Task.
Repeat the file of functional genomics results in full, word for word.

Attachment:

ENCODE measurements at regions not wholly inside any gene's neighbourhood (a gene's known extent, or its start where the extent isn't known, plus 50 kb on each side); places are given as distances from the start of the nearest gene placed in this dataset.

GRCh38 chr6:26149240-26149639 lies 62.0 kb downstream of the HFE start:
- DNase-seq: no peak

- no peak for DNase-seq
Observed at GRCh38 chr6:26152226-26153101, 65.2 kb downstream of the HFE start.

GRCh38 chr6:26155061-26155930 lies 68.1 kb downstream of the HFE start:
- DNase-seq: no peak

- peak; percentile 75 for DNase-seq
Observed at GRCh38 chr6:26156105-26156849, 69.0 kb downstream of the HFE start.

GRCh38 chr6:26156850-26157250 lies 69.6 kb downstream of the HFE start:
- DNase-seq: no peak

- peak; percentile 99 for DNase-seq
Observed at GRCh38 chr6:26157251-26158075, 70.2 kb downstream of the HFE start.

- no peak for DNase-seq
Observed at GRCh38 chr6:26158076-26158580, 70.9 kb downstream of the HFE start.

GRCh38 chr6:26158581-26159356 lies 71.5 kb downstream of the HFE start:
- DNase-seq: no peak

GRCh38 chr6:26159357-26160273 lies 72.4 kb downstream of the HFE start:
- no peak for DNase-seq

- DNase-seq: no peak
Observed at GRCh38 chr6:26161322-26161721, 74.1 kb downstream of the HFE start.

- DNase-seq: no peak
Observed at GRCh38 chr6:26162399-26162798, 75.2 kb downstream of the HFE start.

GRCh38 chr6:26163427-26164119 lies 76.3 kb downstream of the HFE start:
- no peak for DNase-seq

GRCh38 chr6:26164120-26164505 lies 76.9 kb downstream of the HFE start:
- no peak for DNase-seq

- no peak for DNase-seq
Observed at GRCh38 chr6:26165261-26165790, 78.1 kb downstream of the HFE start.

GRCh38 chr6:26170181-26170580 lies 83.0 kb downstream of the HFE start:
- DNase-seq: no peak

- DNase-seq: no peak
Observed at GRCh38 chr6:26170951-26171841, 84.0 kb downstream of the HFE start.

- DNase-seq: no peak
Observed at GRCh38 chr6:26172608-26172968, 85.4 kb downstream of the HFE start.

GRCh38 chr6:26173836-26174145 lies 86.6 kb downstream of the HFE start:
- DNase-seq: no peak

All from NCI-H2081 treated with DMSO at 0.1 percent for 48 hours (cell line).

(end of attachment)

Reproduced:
ENCODE measurements at regions not wholly inside any gene's neighbourhood (a gene's known extent, or its start where the extent isn't known, plus 50 kb on each side); places are given as distances from the start of the nearest gene placed in this dataset.

GRCh38 chr6:26149240-26149639 lies 62.0 kb downstream of the HFE start:
- DNase-seq: no peak

- no peak for DNase-seq
Observed at GRCh38 chr6:26152226-26153101, 65.2 kb downstream of the HFE start.

GRCh38 chr6:26155061-26155930 lies 68.1 kb downstream of the HFE start:
- DNase-seq: no peak

- peak; percentile 75 for DNase-seq
Observed at GRCh38 chr6:26156105-26156849, 69.0 kb downstream of the HFE start.

GRCh38 chr6:26156850-26157250 lies 69.6 kb downstream of the HFE start:
- DNase-seq: no peak

- peak; percentile 99 for DNase-seq
Observed at GRCh38 chr6:26157251-26158075, 70.2 kb downstream of the HFE start.

- no peak for DNase-seq
Observed at GRCh38 chr6:26158076-26158580, 70.9 kb downstream of the HFE start.

GRCh38 chr6:26158581-26159356 lies 71.5 kb downstream of the HFE start:
- DNase-seq: no peak

GRCh38 chr6:26159357-26160273 lies 72.4 kb downstream of the HFE start:
- no peak for DNase-seq

- DNase-seq: no peak
Observed at GRCh38 chr6:26161322-26161721, 74.1 kb downstream of the HFE start.

- DNase-seq: no peak
Observed at GRCh38 chr6:26162399-26162798, 75.2 kb downstream of the HFE start.

GRCh38 chr6:26163427-26164119 lies 76.3 kb downstream of the HFE start:
- no peak for DNase-seq

GRCh38 chr6:26164120-26164505 lies 76.9 kb downstream of the HFE start:
- no peak for DNase-seq

- no peak for DNase-seq
Observed at GRCh38 chr6:26165261-26165790, 78.1 kb downstream of the HFE start.

GRCh38 chr6:26170181-26170580 lies 83.0 kb downstream of the HFE start:
- DNase-seq: no peak

- DNase-seq: no peak
Observed at GRCh38 chr6:26170951-26171841, 84.0 kb downstream of the HFE start.

- DNase-seq: no peak
Observed at GRCh38 chr6:26172608-26172968, 85.4 kb downstream of the HFE start.

GRCh38 chr6:26173836-26174145 lies 86.6 kb downstream of the HFE start:
- DNase-seq: no peak

All from NCI-H2081 treated with DMSO at 0.1 percent for 48 hours (cell line).